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GIANTS IN HISTORY MEASURING THE OCEANS' CAPACITY TO PROTECT THE PLANET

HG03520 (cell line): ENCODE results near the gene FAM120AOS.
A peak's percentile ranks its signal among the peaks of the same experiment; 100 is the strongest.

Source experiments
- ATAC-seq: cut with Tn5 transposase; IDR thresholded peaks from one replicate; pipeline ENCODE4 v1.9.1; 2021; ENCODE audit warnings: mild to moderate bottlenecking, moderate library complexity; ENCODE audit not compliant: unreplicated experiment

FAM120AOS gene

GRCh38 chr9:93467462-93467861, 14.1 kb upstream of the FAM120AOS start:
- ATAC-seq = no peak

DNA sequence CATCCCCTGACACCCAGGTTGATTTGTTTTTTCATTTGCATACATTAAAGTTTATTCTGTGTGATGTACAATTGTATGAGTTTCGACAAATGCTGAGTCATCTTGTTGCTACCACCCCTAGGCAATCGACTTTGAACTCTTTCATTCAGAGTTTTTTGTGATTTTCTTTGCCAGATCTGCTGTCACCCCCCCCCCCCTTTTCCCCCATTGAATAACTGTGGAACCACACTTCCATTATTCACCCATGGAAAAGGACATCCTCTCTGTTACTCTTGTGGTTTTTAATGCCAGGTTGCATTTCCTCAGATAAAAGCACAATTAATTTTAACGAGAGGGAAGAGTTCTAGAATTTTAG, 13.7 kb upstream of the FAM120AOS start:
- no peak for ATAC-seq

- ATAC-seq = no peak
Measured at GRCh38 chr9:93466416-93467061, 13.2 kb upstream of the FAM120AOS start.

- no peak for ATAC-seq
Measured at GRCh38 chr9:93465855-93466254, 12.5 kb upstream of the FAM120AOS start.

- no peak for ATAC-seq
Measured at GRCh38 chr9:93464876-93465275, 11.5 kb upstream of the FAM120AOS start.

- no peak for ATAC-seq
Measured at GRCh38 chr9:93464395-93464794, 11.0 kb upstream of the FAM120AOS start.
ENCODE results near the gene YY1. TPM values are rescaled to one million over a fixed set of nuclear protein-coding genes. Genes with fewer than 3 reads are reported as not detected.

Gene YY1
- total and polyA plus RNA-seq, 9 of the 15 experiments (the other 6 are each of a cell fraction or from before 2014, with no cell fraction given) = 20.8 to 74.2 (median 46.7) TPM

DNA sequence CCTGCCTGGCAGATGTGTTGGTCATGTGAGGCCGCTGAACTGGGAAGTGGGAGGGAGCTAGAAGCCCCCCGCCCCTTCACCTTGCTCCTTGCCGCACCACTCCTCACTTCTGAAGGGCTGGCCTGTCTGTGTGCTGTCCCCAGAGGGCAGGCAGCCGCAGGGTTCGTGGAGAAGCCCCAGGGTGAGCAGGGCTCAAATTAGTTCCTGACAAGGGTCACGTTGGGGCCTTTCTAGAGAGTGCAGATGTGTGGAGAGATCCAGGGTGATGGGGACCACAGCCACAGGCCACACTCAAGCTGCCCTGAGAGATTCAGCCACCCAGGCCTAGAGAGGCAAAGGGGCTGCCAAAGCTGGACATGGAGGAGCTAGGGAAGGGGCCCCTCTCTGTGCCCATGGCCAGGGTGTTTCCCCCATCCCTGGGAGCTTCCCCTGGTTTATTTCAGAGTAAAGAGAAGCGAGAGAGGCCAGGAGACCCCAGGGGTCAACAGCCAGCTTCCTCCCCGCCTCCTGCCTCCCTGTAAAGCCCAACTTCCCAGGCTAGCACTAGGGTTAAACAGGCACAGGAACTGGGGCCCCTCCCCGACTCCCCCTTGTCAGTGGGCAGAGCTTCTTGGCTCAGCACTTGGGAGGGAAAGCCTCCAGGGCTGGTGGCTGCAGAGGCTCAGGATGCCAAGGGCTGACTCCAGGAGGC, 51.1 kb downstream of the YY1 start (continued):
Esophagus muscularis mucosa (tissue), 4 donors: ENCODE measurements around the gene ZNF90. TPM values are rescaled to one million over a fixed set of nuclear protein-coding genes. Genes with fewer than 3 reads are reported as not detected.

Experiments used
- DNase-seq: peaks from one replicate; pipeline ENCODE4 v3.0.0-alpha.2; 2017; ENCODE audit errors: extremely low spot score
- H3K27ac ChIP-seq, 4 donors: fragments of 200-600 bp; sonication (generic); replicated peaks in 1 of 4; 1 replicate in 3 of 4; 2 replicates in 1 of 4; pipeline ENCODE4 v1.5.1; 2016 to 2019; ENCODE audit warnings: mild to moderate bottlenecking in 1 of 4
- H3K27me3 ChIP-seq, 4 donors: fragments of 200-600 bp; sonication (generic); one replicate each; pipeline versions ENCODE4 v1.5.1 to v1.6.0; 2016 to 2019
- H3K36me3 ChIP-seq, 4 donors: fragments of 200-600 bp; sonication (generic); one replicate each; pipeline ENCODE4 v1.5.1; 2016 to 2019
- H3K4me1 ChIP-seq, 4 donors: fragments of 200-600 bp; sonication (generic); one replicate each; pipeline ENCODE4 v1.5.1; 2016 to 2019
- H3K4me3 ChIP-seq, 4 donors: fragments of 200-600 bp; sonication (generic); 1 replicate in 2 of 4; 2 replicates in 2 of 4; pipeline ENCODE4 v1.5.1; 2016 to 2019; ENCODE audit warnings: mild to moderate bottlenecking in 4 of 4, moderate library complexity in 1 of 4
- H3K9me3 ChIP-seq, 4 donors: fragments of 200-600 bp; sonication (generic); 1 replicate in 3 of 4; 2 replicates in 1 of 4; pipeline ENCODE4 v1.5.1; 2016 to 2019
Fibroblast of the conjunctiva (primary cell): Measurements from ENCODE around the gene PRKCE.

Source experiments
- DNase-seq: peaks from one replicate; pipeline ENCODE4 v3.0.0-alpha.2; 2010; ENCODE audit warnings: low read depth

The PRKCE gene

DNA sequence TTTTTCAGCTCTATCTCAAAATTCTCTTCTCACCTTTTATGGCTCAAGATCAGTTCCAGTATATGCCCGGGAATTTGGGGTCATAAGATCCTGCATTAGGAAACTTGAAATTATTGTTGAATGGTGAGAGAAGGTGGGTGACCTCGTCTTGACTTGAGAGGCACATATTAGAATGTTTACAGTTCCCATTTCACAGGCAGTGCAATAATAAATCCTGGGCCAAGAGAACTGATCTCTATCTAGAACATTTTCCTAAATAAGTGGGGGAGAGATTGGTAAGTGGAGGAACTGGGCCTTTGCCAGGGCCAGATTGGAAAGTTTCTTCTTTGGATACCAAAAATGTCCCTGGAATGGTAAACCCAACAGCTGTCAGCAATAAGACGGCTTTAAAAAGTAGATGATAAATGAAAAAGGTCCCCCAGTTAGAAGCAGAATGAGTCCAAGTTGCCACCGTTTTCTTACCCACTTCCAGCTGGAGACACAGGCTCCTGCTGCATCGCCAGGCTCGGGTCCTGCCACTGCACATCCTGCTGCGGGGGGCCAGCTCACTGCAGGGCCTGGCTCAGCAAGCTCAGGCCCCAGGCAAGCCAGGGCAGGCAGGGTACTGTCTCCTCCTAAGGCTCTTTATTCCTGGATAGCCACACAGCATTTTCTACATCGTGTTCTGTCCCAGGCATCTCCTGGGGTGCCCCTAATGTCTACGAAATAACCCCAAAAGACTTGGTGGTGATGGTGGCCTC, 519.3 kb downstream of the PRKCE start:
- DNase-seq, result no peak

Japanese geochemist Katsuko Saruhashi (22 March 1920 – 29 September 2007) developed the first method and tools for measuring carbon dioxide in seawater, which be as Saruhashi’s Table. Her work showed that the Pacific Ocean releases twice as much carbon dioxide as it absorbs, indicating that global warming could not be substantially mitigated by seawater’s capacity to absorb carbon dioxide. Saruhashi also developed a sensitive method for measuring the amounts of radioactive isotopes Cesium-137 and Strontium-90 in seawater. Her research on the radioactive fallout from nuclear testing at Bikini Atoll helped to determine limits for oceanic nuclear testing. Her childhood fascination with rain coupled with her parents' encouragement towards technical knowledge and financial independence led to her earning a degree from the Imperial Women's College of Science, now known as Toho University. Later, she was the first woman to obtain a PhD in chemistry from the University of Tokyo and the first woman elected to the Science Council of Japan. She established the Society of Japanese Women Scientists as well as the Saruhashi Prize, which is awarded yearly to a female scientist who serves as a role model for younger women scientists.